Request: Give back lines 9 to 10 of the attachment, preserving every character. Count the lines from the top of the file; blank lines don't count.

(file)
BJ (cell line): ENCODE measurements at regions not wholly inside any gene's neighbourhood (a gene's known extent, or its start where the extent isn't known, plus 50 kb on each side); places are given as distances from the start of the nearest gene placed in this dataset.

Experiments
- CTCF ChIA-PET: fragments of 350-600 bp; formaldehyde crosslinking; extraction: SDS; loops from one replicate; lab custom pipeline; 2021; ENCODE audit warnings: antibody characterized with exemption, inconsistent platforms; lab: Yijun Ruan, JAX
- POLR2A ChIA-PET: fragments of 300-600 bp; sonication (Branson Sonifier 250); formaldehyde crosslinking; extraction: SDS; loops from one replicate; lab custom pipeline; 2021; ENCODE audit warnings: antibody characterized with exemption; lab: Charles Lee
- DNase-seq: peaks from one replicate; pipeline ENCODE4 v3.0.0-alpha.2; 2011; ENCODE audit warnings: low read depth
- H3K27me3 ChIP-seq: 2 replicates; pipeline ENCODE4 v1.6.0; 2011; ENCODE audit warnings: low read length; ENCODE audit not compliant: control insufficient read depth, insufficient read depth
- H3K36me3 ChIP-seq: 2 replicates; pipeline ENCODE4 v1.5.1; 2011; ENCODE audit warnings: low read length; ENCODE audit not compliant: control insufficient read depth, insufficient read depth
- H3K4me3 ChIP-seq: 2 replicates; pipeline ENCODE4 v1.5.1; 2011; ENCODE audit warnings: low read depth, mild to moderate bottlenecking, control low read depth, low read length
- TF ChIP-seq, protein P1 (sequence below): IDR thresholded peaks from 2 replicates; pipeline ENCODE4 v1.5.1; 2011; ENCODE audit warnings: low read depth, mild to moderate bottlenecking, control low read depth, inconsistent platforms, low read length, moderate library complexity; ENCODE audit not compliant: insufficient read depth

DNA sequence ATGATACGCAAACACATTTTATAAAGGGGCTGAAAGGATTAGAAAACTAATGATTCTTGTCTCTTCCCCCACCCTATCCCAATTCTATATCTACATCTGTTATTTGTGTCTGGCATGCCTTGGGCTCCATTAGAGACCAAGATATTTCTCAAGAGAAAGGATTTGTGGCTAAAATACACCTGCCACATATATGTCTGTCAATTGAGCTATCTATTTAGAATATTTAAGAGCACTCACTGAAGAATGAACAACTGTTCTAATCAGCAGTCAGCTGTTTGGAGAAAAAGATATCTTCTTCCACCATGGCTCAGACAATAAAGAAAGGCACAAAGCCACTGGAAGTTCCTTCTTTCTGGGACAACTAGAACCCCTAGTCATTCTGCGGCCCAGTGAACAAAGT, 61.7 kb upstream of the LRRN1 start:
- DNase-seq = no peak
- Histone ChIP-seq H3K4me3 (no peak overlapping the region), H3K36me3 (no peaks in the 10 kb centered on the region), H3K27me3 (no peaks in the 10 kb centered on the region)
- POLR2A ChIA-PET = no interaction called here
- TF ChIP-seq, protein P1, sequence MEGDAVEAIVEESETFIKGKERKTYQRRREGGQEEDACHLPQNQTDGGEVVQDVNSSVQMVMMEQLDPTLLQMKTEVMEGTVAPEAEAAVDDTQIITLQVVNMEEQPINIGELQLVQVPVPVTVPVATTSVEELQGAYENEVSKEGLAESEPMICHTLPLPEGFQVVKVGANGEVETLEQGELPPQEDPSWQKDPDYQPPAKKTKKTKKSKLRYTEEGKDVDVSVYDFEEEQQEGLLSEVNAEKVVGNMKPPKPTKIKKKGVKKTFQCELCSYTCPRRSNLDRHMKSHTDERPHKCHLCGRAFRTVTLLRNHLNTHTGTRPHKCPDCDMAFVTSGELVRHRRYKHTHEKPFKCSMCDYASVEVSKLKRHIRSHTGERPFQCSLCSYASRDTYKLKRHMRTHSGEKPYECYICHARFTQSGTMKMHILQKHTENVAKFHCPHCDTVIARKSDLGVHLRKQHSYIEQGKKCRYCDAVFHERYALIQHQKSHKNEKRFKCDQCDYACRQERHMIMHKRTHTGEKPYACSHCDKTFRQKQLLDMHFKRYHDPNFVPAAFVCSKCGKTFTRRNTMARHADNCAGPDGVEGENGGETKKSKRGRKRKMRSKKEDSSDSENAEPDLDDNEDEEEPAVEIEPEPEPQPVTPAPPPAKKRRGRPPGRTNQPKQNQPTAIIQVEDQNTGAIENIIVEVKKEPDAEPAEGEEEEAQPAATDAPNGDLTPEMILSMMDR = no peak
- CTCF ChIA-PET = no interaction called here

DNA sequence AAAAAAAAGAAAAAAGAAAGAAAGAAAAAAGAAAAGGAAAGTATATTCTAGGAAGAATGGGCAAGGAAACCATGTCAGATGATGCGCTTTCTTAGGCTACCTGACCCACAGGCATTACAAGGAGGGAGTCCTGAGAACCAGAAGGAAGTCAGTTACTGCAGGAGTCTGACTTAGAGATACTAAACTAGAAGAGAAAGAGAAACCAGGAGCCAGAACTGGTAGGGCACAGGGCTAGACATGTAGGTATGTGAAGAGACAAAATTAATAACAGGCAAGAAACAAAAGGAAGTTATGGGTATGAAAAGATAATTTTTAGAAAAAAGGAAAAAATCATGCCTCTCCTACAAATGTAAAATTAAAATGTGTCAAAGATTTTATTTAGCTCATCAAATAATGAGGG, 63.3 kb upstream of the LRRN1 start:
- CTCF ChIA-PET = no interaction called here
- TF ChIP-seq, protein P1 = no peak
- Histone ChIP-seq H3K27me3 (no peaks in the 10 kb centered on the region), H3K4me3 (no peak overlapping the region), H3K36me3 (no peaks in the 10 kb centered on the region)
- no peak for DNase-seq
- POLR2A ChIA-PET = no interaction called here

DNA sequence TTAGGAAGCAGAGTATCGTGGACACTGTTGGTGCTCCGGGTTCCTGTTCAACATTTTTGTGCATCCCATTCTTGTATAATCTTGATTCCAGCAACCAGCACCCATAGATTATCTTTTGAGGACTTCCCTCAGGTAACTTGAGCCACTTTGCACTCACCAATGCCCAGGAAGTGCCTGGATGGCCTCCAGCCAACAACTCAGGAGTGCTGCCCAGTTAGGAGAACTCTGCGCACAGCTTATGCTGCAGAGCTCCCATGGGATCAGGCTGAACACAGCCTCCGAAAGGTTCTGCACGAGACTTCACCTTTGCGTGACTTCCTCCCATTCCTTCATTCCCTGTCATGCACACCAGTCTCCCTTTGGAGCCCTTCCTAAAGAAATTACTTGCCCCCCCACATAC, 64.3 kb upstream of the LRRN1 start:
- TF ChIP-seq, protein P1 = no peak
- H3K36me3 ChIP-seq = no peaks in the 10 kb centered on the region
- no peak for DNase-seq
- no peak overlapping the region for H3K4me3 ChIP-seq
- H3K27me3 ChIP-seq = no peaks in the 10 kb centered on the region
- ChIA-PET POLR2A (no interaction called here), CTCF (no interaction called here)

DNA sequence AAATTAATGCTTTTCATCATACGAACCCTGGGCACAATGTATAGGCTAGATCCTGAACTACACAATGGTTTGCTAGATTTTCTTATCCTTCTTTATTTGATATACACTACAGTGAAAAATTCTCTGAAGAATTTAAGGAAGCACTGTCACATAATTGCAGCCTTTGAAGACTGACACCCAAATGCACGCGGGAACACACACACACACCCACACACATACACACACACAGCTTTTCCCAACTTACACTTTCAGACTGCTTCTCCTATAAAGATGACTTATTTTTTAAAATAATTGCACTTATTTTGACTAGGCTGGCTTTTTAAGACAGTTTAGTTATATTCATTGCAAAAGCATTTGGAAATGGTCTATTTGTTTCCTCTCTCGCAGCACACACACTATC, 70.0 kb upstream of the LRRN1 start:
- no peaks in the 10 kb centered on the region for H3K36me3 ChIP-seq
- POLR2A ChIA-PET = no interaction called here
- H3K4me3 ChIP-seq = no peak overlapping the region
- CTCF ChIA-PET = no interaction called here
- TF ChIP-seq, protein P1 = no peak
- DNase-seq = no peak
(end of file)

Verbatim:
- TF ChIP-seq, protein P1 (sequence below): IDR thresholded peaks from 2 replicates; pipeline ENCODE4 v1.5.1; 2011; ENCODE audit warnings: low read depth, mild to moderate bottlenecking, control low read depth, inconsistent platforms, low read length, moderate library complexity; ENCODE audit not compliant: insufficient read depth

DNA sequence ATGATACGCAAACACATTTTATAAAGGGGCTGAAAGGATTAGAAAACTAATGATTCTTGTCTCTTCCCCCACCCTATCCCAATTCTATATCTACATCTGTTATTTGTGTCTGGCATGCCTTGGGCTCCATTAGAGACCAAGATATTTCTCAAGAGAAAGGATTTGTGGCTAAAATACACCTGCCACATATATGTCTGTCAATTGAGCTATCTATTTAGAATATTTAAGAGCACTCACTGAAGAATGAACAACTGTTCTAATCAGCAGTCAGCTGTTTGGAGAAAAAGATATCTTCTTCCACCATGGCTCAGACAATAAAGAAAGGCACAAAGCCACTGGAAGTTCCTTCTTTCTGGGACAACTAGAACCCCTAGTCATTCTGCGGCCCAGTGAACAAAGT, 61.7 kb upstream of the LRRN1 start: